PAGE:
"The iPhone's loss of worldwide market share, then, is largely a composition effect, with smartphone sales migrating from developed markets, where the iPhone holds meaningful share, to emerging markets, where its share is far lower," he said.

While some have pointed to these market share losses as a major concern for Apple, Wolf isn't that bothered by the trend. He believes the migration of smartphone sales to emerging markets has been driven by what he called "imploding smartphone prices," not changes in consumer behavior.

"In contrast to the Mac, we detect no halo effect surrounding the iPhone that can mitigate the difference in price between an iPhone and a decent smartphone," he said. "Nor do we see any way that Apple could reduce the price of an iPhone to compete in emerging markets."
post #2 of 50

In five months, the price of 5c will drop to $449, the 4S to $349, and the 4 to $249-$299.  Plus, the 5c 8GB will be $349-$399.   This is before any special incentives, either from Apple or from the carriers  

 

In 18 months, the 5c (16GB) will be $349 

 

Apple is developing a robust lower and mid tier offering without anyone realizing it.   My wife still has the iPhone 4S and it is still a kick-ass phone, especially with iOS 7.1 

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post #3 of 50
Number out the door does not equal profitability. Nuff said.
post #4 of 50
Once they come out with a larger screen they will reclaim the many people who defected for that reason alone.

In the developing world, I saw very few iPhones in India, but here in Thailand the 4S is still the hot commodity in the stores. Many accessories stalls only carry iPhone cases.
post #5 of 50
Originally Posted by TokyoJimu View Post
Once they come out with a larger screen they will reclaim the many people who defected for that reason alone.

 

All six of them.

post #6 of 50
Quote:
Originally Posted by starbird73 View Post

Number out the door does not equal profitability. Nuff said.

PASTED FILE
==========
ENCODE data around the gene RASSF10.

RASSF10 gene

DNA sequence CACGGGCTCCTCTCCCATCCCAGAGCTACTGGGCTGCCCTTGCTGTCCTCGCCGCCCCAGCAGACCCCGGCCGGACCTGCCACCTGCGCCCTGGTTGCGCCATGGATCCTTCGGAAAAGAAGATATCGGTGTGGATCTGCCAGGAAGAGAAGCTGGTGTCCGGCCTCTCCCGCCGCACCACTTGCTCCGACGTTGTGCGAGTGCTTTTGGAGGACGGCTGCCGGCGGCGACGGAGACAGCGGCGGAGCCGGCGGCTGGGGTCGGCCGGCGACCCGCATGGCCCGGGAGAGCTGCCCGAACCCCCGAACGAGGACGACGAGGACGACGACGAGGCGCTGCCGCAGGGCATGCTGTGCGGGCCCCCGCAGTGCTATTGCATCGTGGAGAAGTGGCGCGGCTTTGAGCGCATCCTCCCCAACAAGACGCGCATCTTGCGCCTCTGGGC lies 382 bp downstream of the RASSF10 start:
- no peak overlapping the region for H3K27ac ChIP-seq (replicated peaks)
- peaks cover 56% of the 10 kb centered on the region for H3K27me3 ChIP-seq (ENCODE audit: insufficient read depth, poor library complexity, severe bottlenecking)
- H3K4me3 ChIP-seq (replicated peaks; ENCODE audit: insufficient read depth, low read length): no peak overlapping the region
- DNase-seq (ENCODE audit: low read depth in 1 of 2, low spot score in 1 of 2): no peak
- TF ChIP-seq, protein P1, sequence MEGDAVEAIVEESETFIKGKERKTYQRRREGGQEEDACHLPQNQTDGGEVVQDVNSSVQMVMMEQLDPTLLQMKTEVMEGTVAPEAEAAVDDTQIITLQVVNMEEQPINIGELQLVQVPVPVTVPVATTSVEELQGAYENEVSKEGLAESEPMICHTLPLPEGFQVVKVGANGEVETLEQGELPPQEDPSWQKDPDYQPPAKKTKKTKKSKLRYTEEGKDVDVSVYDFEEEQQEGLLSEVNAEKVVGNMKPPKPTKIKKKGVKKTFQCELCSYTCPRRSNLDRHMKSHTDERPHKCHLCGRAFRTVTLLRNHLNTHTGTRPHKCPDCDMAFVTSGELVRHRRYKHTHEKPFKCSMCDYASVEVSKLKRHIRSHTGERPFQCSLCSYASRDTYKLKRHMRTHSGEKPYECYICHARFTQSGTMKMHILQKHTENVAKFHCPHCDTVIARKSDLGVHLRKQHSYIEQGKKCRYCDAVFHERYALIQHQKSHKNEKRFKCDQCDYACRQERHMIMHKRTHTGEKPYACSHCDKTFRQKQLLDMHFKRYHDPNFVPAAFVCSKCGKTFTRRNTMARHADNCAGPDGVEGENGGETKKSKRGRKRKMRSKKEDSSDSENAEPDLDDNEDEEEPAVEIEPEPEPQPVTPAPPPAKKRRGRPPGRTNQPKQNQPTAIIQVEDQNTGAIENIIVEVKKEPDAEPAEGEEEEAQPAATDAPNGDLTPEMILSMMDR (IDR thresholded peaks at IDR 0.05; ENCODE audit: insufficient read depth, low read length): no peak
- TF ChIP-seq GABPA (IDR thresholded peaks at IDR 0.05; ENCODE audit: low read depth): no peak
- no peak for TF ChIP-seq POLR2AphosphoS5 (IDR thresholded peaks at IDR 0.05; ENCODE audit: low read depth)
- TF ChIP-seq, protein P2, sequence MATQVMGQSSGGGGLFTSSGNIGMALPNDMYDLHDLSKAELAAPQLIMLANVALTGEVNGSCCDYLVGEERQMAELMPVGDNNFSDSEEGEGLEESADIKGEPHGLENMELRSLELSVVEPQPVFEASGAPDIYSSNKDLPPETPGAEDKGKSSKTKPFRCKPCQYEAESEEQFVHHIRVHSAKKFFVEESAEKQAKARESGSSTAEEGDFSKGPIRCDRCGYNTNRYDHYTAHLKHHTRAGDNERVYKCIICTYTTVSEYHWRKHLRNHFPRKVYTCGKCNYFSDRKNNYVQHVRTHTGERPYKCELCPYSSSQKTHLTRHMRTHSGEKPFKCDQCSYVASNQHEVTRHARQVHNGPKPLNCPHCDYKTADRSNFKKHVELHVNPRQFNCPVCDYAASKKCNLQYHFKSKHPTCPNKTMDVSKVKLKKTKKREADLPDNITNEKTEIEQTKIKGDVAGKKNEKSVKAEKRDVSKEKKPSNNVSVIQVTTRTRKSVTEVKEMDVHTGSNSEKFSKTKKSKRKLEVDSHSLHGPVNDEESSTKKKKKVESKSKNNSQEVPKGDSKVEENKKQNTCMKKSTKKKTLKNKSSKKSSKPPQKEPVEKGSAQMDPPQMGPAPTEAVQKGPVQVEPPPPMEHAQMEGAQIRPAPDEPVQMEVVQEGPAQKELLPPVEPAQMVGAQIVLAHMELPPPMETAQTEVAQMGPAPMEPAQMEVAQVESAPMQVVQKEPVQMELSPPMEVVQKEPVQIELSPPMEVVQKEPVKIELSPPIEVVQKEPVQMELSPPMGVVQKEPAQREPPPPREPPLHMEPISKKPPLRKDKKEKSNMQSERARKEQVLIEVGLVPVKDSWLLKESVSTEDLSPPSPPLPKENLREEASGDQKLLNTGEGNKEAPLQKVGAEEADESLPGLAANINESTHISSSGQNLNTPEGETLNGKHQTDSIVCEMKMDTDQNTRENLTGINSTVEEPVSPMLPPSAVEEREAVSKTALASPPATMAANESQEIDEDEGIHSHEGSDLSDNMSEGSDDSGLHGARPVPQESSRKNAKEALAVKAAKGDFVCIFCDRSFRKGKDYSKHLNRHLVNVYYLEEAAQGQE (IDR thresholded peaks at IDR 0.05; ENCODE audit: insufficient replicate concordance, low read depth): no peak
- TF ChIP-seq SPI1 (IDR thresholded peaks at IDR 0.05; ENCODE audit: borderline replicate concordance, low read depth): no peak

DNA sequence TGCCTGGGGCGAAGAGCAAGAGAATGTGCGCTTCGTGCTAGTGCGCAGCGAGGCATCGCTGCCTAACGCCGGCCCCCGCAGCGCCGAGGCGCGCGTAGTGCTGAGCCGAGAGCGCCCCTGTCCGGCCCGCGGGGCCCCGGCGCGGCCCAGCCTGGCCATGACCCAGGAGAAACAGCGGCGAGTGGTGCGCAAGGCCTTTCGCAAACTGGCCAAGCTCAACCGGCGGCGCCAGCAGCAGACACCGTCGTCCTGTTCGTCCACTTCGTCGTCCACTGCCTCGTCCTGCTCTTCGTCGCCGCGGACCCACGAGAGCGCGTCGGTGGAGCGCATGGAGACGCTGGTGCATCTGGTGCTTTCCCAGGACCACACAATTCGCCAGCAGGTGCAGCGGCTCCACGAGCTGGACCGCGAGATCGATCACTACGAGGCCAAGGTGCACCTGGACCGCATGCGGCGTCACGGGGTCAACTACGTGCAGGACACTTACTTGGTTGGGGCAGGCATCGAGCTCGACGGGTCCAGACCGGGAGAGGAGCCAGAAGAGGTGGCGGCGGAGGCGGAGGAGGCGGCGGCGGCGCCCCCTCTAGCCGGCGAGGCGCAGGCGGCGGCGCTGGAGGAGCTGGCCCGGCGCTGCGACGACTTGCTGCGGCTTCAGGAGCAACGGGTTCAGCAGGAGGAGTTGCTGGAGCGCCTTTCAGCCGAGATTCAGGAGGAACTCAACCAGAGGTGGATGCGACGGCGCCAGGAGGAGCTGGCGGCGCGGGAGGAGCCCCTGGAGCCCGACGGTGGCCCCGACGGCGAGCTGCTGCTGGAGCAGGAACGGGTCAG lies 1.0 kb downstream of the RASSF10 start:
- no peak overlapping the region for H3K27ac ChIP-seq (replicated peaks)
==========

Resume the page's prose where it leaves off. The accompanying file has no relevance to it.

While that matters for the company selling the phones, it doesn't matter for Apple. Whether their competitors are profitable or not isn't the issue: whether they're eating into Apple's market is, and that's purely a function of 'number out the door' rather than profitability.

post #7 of 50
Just another ANAL-yst to whom market share is more important than profit. He's a comedian. Of course it is April Fool's Day.
post #8 of 50
Quote:
Originally Posted by Red Oak View Post

In five months, the price of 5c will drop to $449, the 4S to $349, and the 4 to $249-$299.  Plus, the 5c 8GB will be $349-$399.   This is before any special incentives, either from Apple or from the carriers  

In 18 months, the 5c (16GB) will be $349 

Apple is developing a robust lower and mid tier offering without anyone realizing it.   My wife still has the iPhone 4S and it is still a kick-ass phone, especially with iOS 7.1 
If Apple is still selling the iPhone 4 or 4S in 5 months something is seriously wrong in Cupertino. They need to finally be done with 30-pin connector devices. And that includes the iPod Classic. Either get rid of it once and for all or update it to something audiophiles with large music collections would want.
post #9 of 50

Can one of these analysts, just one, come up with a graph one time that says, "iPhone MID TO HIGH END market share?"